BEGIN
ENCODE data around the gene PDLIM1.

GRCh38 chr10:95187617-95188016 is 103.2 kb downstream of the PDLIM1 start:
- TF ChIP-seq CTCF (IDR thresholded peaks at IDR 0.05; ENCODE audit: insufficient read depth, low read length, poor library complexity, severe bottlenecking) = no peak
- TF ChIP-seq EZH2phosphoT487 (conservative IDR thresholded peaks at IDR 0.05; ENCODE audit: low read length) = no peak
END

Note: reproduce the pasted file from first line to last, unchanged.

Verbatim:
ENCODE data around the gene PDLIM1.

GRCh38 chr10:95187617-95188016 is 103.2 kb downstream of the PDLIM1 start:
- TF ChIP-seq CTCF (IDR thresholded peaks at IDR 0.05; ENCODE audit: insufficient read depth, low read length, poor library complexity, severe bottlenecking) = no peak
- TF ChIP-seq EZH2phosphoT487 (conservative IDR thresholded peaks at IDR 0.05; ENCODE audit: low read length) = no peak